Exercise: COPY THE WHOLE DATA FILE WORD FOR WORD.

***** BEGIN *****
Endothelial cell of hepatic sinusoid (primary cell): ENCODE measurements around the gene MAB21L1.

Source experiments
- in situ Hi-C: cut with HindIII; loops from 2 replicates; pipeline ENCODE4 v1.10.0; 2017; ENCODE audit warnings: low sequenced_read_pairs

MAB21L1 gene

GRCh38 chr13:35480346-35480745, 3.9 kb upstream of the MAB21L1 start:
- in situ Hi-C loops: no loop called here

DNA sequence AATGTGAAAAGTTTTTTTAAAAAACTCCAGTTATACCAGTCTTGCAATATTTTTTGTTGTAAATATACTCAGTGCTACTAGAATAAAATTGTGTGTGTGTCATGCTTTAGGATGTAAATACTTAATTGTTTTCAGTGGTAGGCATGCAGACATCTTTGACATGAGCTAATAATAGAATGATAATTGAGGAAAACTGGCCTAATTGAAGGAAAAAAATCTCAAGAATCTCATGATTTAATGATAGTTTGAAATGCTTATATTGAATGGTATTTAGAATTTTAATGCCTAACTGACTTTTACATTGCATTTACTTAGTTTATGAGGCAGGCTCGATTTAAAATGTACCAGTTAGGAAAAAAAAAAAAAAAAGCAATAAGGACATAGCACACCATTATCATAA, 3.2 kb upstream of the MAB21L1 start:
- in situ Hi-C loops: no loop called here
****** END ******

Endothelial cell of hepatic sinusoid (primary cell): ENCODE measurements around the gene MAB21L1.

Source experiments
- in situ Hi-C: cut with HindIII; loops from 2 replicates; pipeline ENCODE4 v1.10.0; 2017; ENCODE audit warnings: low sequenced_read_pairs

MAB21L1 gene

GRCh38 chr13:35480346-35480745, 3.9 kb upstream of the MAB21L1 start:
- in situ Hi-C loops: no loop called here

DNA sequence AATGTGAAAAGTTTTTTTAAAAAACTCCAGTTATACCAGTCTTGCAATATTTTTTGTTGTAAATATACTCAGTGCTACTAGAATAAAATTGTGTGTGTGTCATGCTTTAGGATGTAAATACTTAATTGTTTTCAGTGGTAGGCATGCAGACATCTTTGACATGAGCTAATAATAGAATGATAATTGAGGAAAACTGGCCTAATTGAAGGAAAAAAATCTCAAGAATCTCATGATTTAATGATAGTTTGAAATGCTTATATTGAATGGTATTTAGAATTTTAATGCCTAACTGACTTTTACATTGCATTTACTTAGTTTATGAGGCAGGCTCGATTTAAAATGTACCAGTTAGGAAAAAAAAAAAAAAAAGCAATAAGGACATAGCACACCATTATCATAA, 3.2 kb upstream of the MAB21L1 start:
- in situ Hi-C loops: no loop called here